The next picture was from three years ago. It is of my mother and her dear friend smiling with their whole faces, squished as tightly as possible beside me and my own dear friend. We were in Seattle at a Sounders game. It was sunny, so beautifully sunny in Seattle of all places. Each person in our group had only two intentions, enjoy the day and love those around us. The peace between all of us was so strong, that any competition it may have had was stomped out before I even noticed it was there.

If you love beyond yourself, and make a point of seeking others who do the same, there will always be days of peace ahead. Days when you do not have to defend your heart against cruelty or work to remind yourself that there is still hope in sadness. There will be days when you do not have to struggle in your soul. And when you are tired, the memory of these days will warm you until you’ve conquered the valley and can rest once again.

Today, gazing at the fresh rain which ripples across the edges of our mostly frozen pond, I remember bright green and blue. I remember my dad’s characteristically subdued but unmistakably bright excitement as we bustled about in the morning to get ready for the game. I remember Rob’s curiosity towards Kendyl’s and my sparkly eyeshadow and the way we laughed when he asked to watch how we put it on. I remembered we laughed even more freely when his face flashed from annoyed to amused upon realizing that I was taking pictures of him, not selfies.

I remember warm scarves and marching and chanting and cheering.

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I remember Dawn and my mom looking out over the sound,  sharing thoughts I couldn’t hear and perhaps they don’t even recall.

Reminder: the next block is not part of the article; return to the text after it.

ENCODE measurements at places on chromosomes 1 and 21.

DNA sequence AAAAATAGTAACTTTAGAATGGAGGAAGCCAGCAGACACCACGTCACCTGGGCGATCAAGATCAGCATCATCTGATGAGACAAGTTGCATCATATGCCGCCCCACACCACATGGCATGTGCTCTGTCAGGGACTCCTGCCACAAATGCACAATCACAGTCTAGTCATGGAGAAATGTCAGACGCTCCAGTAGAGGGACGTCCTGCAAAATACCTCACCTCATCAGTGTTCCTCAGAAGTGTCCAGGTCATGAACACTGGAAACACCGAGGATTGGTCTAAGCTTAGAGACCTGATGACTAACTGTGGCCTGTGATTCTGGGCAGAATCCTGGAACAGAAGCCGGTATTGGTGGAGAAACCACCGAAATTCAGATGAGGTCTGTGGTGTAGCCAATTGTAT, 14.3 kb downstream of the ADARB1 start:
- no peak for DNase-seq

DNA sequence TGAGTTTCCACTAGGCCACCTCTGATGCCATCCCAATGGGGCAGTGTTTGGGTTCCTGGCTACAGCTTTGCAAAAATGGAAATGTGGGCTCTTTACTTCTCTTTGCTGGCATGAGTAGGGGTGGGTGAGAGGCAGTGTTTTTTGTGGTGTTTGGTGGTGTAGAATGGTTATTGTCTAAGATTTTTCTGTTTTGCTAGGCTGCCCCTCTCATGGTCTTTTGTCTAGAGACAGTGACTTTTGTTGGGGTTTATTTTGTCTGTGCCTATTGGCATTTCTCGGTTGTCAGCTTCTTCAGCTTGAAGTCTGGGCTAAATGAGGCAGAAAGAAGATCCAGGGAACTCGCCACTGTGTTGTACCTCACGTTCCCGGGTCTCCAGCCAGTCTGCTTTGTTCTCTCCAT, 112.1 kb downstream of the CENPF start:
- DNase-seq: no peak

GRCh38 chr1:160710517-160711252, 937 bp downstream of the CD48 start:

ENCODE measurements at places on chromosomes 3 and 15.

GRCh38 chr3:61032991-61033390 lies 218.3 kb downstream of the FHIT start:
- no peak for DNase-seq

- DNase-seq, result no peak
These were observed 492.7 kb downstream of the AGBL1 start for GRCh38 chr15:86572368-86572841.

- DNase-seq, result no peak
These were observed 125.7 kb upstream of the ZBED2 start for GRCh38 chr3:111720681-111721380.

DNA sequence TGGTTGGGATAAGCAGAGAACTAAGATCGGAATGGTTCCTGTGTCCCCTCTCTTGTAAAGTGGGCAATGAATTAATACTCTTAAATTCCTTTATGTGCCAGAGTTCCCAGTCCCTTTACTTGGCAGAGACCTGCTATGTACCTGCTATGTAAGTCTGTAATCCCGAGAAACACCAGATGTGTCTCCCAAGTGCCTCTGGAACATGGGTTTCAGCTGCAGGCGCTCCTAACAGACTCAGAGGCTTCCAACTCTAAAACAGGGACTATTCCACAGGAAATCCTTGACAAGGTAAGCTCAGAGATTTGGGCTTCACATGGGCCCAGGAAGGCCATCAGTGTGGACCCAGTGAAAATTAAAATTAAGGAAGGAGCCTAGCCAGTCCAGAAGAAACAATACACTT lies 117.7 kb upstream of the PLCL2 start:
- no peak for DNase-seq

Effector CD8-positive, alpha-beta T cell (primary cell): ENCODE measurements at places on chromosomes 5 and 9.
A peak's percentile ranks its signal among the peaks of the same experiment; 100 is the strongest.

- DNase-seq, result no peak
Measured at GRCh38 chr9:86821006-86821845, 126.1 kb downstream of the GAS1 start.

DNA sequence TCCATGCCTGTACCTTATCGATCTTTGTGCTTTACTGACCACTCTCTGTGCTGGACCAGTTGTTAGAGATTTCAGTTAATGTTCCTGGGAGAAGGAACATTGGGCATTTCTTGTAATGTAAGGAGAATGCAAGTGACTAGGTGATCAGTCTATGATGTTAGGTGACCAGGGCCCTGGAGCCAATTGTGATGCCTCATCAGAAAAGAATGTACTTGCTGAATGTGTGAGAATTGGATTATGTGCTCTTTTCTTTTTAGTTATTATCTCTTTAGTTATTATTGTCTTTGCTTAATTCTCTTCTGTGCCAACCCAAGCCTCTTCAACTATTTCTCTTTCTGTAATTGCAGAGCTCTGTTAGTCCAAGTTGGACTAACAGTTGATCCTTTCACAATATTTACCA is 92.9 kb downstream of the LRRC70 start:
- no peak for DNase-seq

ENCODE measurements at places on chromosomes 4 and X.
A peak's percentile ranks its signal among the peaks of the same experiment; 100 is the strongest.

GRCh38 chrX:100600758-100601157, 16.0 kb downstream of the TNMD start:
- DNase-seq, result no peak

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I remember my mother somehow looked even prettier with the Sounders logo on her face and she was delighted, as she always is, by the sunshine.

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And I remember Kendyl’s crows feet as she smiled, lovely little lines on a face that can never seem to help but be lit up with joy. Kendyl and I met on the first day of first grade, and to this day I’ve never met another child who smiles so often and so fully that they’ve earned their laugh lines by age seven.

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And I remember being happy.

And I remember being peaceful.

And I remember my heart;

It was light.

 

 

 

 

october twenty-ninth: a saturday

We indulged in large sums of nothingness today. 

Chase made me tea and then drove to Starbucks and bought us both coffee. All with an attitude that it was very normal to spend Saturday morning bringing various hot beverages to your wife. 

We sat on the couch and laughed as the dog tried to speak to us. 

It was rainy outside, and once our coffee was finished we hibernated in separate rooms. He played video games and I watched youtube videos. Somehow dinnertime arrived. I cooked slowly, with as many ingredients I could find that would harmonize. When it was ready, we ate without much conversation; our mouths were too full of fried rice. 

Afterwards he rubbed my shoulders and we joked back and forth, one sentence hopping on top of the other, about all our minds had absorbed that day as we sat cuddled up in blankets.

Then he walked away, and I stayed where I was, and the day faded out as peacefully as it had begun. 

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this body

Our bodies are always, in some way, a representation of our stories and our experiences, and as summer dawned and the heat coaxed my winter clothes back into the closet, I could not hide from my own weary body anymore. Denying the hatred of self that tempted me at every turn, I chose to explore all my body could experience and find gratitude in each touch.

Gratitude: A Thought Project

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When I look at this photo, I can feel it.